The Colonial Parkway, a 23-mile roadway connects Yorktown and Historic Jamestowne. The Parkway starts at the visitor center parking lot in Yorktown, follows the York River, heads west to Williamsburg (where there are exits, turns south to follow the James River), and ends up in the visitor center parking lot at Historic Jamestowne.
The National Park Service maintains and patrols the Parkway. There are several turn-offs of historical significance along the way. In keeping with the natural beauty of the route, the two-laned paved road surface is not marked with white or yellow stripes. Roadside signs indicate "No Passing" zones.
The Parkway has a tunnel under part of Colonial Williamsburg's historical area. Bicycles are not permitted in the tunnel. Near Williamsburg you will pass under Lafayette Street. Leave the Parkway at the next Williamsburg exit. At "T" turn left onto England street. Go 1 1/2 blocks on England. Take the oyster-shell pathway the next two blocks, pass the Colonial Courthouse and the Magazine, where England street resumes. Restrooms and cold drinks are available nearby. Continue on England past the Williamsburg Lodge to Newport Avenue, turn right and follow signs to "Jamestown via the Colonial Parkway."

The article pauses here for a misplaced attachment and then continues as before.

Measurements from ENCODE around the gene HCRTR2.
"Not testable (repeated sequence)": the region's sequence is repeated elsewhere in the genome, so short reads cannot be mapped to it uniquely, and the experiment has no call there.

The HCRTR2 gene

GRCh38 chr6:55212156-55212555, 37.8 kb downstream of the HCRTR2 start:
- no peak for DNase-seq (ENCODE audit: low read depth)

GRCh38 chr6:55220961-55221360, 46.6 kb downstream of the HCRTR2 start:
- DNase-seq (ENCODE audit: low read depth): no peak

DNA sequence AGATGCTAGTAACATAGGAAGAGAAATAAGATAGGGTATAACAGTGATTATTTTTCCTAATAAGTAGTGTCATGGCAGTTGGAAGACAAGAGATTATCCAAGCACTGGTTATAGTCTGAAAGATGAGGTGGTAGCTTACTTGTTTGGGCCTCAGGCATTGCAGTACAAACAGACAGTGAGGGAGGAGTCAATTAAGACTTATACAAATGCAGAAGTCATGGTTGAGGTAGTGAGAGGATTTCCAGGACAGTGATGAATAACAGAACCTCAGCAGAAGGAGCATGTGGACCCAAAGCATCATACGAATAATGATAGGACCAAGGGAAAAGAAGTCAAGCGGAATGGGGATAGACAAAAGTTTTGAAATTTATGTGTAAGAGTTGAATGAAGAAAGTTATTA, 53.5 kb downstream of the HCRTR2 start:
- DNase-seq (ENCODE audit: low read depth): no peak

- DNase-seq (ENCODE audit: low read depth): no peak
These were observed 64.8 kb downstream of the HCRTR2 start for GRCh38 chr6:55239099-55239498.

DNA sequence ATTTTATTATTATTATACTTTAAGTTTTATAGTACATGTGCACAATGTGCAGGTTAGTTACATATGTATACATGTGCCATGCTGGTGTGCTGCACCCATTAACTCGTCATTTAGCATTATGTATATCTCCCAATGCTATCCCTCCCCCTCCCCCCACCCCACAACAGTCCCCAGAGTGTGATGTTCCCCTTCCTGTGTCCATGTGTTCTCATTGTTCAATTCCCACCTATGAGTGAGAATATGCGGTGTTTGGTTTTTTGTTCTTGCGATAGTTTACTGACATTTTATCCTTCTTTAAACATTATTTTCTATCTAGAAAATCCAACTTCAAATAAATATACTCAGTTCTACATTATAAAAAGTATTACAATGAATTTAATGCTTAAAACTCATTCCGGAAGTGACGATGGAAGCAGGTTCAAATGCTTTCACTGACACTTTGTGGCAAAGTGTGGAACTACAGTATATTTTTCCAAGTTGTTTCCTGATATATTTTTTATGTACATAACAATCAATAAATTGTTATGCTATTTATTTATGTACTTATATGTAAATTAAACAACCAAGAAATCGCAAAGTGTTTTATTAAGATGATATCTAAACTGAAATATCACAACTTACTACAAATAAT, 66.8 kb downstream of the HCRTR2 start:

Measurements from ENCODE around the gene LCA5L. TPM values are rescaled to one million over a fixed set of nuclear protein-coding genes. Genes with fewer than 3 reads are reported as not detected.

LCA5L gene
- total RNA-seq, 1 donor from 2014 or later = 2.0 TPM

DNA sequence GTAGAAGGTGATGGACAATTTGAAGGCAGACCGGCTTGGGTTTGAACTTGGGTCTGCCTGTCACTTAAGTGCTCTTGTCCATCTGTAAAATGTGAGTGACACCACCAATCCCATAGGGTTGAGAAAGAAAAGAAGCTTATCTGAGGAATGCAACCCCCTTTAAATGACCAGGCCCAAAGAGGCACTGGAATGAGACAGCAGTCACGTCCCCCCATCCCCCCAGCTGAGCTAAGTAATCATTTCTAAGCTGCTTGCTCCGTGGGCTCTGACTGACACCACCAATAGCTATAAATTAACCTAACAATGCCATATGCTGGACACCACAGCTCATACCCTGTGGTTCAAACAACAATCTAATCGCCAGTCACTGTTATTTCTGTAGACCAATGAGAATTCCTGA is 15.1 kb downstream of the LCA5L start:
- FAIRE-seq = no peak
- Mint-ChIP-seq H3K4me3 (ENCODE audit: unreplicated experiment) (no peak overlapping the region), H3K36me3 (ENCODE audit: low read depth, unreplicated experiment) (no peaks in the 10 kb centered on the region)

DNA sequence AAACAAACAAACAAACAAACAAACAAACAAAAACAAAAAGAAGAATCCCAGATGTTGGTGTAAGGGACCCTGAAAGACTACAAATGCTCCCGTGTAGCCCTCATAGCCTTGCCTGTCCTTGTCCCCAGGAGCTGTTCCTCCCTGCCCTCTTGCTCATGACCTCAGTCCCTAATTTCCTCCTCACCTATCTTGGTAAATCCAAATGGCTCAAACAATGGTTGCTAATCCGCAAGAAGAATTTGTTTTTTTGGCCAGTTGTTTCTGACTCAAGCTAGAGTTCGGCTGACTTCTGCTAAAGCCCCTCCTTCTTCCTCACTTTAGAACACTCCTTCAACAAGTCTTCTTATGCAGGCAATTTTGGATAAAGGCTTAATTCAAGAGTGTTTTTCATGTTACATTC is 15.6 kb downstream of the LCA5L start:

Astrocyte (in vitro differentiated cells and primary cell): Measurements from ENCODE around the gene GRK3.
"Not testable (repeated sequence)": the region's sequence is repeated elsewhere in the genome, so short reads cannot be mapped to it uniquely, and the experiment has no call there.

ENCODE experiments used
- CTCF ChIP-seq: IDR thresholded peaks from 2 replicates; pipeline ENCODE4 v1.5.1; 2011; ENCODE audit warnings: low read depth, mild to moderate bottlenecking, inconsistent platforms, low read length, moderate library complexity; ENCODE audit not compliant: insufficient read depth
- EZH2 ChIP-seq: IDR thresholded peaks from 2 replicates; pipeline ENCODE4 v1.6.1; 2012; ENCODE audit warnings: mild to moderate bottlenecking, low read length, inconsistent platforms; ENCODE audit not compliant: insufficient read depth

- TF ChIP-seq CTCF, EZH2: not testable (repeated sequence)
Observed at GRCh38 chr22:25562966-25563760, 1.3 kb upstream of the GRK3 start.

Yorktown has two tour routes. The seven mile Battlefield Tour marked by red arrow signs begins at the visitor center parking lot. The nine mile Encampment Tour, marked by yellow arrow signs, begins at Surrender Field. Both routes utilize park tour roads and heavily traveled state highways; however, the Encampment Tour has minimal interaction with highways and is, therfore, less heavily traveled. All streets in Yorktown are open to vehicles, except Main Street, which is normally closed to vehicular traffic spring through fall. If traveling across the Tobacco Road footbridge, bicyclists are required to dismount and walk across the bridge for safety reasons. Maps of the tour roads and town can be obtained at the National Park Service visitor center.
Did You Know?
Thomas Nelson, Jr., is one of Yorktown's most famous residents. He was a signer of the Declaration of Independence, served as Governor of Virginia in 1781, and commanded the Virginia militia during the 1781 siege of his hometown. His home still bears damage from the bombardment during the siege.